Friday 19 April 2019

'At least it's a step forward' - Rees-Mogg confirms he will back the Withdrawal Agreement if the DUP will

MPs voted to seize control of Brexit as May suffers fresh humiliation

Jacob Rees-Mogg tabled the amendments to the bill. Picture: PA
Jacob Rees-Mogg tabled the amendments to the bill. Picture: PA
Kevin Doyle

Kevin Doyle

JACOB Rees-Mogg has now said that he is prepared to back the Withdrawal Agreement.

Theresa May will face Tory MPs on Wednesday as she battles to save her premiership and her Brexit deal.

The British Prime Minister will address the Conservative backbench 1922 Committee as MPs consider alternatives to her Brexit strategy after seizing control of the Commons timetable.

Influential backbencher Jacob Rees-Mogg has now said that he is prepared to back the deal.

"I apologise for changing my mind," he wrote in a UK newspaper. "I am now willing to support it if the Democratic Unionist Party does, and by doing so will be accused of infirmity of purpose by some and treachery by others."

Mr Rees-Mogg said he change allegiances "because the numbers in Parliament make it clear that all the other potential outcomes are worse and an awkward reality needs to be faced".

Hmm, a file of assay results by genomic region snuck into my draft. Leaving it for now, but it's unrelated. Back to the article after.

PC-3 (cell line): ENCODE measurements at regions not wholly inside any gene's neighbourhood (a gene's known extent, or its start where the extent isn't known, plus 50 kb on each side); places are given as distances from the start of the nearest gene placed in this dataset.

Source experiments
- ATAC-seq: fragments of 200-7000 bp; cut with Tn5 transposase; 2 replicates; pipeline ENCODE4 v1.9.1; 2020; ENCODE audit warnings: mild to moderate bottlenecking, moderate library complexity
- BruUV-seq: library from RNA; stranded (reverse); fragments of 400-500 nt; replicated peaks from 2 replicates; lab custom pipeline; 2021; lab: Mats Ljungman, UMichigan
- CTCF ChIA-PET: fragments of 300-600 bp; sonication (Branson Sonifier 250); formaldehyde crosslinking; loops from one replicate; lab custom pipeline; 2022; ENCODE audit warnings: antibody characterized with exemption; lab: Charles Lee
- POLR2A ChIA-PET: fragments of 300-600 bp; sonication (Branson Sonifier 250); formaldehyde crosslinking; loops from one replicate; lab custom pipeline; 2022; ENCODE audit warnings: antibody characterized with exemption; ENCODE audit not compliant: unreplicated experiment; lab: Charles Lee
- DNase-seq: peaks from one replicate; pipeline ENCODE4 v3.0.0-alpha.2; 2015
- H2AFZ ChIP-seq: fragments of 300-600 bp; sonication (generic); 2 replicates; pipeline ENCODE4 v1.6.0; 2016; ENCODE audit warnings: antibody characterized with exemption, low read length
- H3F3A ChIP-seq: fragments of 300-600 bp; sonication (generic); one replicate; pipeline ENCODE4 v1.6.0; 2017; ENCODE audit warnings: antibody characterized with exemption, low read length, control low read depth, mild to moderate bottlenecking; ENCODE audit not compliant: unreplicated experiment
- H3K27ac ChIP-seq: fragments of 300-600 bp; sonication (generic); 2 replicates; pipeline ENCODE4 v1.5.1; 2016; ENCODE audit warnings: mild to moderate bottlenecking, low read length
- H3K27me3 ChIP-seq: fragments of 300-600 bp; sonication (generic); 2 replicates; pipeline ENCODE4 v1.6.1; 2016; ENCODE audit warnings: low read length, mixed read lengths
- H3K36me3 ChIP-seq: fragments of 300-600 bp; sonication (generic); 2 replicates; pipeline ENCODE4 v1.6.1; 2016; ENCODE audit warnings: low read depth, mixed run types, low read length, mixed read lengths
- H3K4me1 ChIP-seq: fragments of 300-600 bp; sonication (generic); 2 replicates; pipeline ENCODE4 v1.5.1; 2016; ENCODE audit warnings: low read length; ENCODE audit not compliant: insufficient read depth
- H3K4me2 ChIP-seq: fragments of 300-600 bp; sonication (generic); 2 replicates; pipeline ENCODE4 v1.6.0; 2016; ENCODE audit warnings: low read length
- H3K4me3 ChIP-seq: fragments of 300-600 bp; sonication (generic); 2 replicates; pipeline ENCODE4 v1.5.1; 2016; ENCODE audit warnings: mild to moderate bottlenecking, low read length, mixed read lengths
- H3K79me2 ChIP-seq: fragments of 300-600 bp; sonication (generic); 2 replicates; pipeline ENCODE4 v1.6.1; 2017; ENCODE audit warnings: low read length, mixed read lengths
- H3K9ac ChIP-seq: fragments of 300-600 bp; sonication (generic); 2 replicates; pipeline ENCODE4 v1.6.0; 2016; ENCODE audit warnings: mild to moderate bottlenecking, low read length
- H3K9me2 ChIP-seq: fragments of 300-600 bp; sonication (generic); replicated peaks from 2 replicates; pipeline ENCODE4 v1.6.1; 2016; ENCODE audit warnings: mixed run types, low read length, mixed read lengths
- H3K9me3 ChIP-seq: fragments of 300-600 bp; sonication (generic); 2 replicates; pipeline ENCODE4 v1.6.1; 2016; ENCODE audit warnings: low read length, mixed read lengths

A handout photograph released by the UK Parliament shows Britain's Prime Minister Theresa May making a statement in the House of Commons in London. Photo: MARK DUFFY/AFP/Getty Images
A handout photograph released by the UK Parliament shows Britain's Prime Minister Theresa May making a statement in the House of Commons in London. Photo: MARK DUFFY/AFP/Getty Images

"A long delay would make remaining in the EU the most likely outcome," he said.

The MP concluded: "Theresa May’s deal is a more faltering step than I want, or feel, could be taken —but at least it is a step forward."

The prospect of MPs voting in support of a soft Brexit or second referendum appears to be winning some Tory Eurosceptics round to reluctantly backing her deal, but there has been widespread speculation that others might demand Mrs May sets out the timetable for her departure as the price for their support.